While the Philippines has not yet seen the value of good design, it is considered in more progressive countries including in the United States (where Silicon Valley is found), Sweden (the EU’s top country for innovation in 2010), and the United Kingdom (which has a Design Council, the UK government’s adviser on design).
“Companies that are ignorant in [the value of] design are likely to have low performance,” said Johan Persson, one of the guest speakers at the event, citing his presentation of a study of 1,016 random Swedish companies between 2005 and 2015.
Mr. Persson, a Swede with a two-decade career in brand and design management, said that “companies that use design as a strategy and innovation tool” have shown increasing performances between 2005 to 2015, when the study was conducted. Currently based in Hong Kong, his clients are the international companies like Philips, Pepsi, Sony Ericsson, and Octopus Card.
A study by the Swedish Industrial Design Foundation said that Swedish businesses grow by 6.5% when design is used for styling, but there is 9% growth when design is used as an innovation.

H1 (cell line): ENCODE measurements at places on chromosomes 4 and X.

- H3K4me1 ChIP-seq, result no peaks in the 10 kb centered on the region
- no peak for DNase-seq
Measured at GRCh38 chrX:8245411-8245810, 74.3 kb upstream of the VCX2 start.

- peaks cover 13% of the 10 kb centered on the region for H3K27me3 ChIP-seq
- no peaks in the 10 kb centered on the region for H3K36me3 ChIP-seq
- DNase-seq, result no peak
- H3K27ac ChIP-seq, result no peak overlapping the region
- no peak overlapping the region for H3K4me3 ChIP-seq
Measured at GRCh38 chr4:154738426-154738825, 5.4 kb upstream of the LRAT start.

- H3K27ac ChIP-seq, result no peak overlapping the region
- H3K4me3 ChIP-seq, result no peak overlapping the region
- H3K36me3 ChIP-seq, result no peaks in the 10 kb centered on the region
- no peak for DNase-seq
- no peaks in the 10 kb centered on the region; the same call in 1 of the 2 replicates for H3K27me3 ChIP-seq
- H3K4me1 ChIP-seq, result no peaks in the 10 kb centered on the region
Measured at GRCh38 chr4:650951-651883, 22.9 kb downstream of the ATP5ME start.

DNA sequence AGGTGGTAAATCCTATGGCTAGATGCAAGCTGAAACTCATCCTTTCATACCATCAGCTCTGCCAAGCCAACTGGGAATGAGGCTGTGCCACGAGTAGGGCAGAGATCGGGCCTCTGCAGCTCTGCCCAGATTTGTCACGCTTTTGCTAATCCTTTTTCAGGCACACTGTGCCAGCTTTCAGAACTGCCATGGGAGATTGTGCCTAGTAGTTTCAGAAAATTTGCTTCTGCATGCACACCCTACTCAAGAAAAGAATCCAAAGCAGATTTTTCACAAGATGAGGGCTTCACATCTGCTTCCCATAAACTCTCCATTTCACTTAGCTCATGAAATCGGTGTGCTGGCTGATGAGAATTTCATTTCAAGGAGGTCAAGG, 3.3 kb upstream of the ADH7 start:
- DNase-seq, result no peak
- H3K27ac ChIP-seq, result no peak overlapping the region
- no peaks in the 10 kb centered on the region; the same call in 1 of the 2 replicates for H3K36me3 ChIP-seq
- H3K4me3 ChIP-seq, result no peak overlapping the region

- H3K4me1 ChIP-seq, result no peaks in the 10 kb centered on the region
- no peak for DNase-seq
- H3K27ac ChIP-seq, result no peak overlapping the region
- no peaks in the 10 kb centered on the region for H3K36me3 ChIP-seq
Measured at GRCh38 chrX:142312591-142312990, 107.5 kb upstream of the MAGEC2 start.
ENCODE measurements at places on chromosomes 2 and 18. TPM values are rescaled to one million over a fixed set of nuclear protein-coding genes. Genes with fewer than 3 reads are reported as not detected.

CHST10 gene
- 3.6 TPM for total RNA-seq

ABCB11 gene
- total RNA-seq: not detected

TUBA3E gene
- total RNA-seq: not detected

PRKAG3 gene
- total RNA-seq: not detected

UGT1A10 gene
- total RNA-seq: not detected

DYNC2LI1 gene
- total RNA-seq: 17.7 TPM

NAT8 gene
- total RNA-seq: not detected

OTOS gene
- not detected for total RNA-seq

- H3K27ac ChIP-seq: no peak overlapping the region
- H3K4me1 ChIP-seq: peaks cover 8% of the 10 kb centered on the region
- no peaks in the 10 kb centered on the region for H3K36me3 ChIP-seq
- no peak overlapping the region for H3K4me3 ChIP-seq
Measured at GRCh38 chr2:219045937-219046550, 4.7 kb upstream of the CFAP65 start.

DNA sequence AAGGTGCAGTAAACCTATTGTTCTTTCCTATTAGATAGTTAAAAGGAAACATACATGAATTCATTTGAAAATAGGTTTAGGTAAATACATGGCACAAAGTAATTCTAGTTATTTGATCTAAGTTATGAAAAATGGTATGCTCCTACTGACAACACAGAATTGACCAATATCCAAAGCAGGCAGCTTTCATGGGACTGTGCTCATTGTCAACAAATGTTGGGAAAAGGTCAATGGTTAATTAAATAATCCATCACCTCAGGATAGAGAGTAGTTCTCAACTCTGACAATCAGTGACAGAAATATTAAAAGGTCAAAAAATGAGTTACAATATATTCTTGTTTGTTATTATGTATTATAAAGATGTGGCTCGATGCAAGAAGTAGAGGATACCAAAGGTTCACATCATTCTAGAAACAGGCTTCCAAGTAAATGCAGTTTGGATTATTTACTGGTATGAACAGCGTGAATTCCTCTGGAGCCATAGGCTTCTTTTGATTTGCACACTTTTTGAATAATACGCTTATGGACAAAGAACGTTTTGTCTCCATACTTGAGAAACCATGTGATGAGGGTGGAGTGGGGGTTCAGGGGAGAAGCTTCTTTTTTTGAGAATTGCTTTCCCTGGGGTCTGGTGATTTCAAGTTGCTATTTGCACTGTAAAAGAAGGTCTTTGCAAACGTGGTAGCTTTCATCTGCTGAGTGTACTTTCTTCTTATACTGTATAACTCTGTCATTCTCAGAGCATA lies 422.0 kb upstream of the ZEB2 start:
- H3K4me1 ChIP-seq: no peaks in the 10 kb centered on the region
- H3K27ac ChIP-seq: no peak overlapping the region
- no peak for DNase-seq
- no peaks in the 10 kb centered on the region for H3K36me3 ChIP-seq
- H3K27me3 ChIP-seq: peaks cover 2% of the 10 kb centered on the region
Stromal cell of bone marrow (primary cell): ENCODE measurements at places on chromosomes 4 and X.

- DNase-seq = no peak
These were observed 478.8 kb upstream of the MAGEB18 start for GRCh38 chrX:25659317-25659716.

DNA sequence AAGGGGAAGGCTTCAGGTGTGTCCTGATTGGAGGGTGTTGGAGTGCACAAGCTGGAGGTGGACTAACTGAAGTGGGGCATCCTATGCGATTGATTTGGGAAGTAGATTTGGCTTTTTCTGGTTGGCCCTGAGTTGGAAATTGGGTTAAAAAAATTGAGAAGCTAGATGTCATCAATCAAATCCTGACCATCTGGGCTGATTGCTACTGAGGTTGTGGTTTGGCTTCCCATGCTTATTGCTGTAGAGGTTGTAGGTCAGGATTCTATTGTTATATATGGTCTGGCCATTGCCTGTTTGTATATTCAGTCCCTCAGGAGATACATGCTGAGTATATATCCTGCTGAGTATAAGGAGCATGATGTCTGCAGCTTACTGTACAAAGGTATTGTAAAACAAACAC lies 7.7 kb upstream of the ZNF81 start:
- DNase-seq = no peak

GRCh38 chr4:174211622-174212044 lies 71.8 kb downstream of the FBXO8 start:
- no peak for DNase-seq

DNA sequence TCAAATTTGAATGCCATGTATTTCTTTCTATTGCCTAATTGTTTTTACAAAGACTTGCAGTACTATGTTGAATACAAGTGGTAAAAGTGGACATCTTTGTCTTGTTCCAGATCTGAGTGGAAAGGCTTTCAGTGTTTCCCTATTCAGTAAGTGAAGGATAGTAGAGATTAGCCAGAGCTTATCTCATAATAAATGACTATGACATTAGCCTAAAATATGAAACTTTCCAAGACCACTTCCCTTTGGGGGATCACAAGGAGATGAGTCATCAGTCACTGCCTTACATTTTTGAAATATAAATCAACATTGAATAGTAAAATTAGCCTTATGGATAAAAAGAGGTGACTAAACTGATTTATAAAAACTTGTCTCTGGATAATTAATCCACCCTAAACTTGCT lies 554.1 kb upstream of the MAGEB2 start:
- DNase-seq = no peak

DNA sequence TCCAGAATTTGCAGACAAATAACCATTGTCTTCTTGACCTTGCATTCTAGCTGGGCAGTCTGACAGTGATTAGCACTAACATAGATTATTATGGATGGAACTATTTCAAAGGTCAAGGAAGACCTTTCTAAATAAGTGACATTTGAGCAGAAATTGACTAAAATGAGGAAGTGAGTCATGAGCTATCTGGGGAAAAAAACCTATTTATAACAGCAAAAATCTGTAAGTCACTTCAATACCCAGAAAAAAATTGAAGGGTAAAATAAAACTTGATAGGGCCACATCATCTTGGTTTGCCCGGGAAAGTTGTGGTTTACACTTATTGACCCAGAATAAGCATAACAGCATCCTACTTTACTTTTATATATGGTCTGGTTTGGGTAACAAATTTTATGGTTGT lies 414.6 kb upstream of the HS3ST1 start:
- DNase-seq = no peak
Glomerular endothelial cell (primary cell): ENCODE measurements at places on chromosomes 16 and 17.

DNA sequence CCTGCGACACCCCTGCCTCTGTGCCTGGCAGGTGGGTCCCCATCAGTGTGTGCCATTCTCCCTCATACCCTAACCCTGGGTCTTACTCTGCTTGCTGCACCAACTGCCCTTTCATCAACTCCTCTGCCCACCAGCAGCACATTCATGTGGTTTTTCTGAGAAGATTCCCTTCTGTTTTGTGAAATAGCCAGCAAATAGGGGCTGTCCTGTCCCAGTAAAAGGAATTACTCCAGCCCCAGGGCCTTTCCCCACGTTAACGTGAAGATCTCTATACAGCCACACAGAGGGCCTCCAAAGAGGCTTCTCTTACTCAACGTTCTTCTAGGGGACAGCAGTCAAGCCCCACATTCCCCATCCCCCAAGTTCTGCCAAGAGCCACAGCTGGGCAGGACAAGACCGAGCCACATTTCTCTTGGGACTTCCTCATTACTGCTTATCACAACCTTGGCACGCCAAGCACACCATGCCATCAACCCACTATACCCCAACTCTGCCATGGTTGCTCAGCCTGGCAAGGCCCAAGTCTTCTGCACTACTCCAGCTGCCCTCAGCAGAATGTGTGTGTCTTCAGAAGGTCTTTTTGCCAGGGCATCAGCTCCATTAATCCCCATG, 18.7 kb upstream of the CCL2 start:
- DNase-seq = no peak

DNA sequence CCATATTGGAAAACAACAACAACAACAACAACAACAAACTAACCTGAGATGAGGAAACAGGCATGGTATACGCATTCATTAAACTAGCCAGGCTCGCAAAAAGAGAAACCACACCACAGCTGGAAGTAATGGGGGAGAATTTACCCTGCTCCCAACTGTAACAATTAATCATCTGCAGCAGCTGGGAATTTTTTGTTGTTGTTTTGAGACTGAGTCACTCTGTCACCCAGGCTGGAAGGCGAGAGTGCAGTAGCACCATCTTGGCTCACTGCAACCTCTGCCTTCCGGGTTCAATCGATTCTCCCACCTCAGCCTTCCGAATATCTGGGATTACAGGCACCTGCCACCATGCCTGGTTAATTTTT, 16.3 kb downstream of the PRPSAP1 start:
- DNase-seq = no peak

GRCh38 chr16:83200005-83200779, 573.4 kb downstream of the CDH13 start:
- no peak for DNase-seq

The Design Value Index (DMI) report, an investment tool founded by Virginia-based consultancy Motiv Strategies, meanwhile said that US companies that consider the value of design thinking rose above their industry peers by as much as 228% from 2003 to 2013.
The DMI report said that the design-centric companies in the US were, in order, Apple, Coca-Cola, Ford, IBM, Nike, Procter & Gamble, Starbucks, Target, Walt Disney, and Whirlpool, and they were more profitable than the rest.
Investments in design thinking as a business strategy include not only packaging and branding, but service development, user and market analysis, concept development, production, and promotion.
There is no formula behind the concept of design thinking, and companies, whether big or small, are at risk of launching a failed innovation.
Take Apple as an example. While Apple is considered the most design-centric and one of the most successful brands in history, it faced failures while paving its path for growth and success. In 1993, it launched the Apple Newton, which introduced the idea of a personal computer. It was a personal digital assistant, and the first ever to feature handwriting recognition. It was innovative, ahead of its time, and utilized the idea of design thinking — but it failed.
Forbes magazine said the Newton might have flopped because its handwriting recognition was bad, its starting price was $700, and it was not handy at eight inches tall and 4.5 inches wide.
“Do not be afraid to fail,” said Mr. Persson. “One of the best times when you learn the most is whenever you fail, because it is when you start building better and stronger.”
Apple’s Newton was not a total failure in the end, because from it came the iPad.
Mr. Persson said businesses should fail as early as possible and should tolerate failures.
For Dan Formosa Ph.D., another guest speaker, companies should embrace falls as much as they welcome change.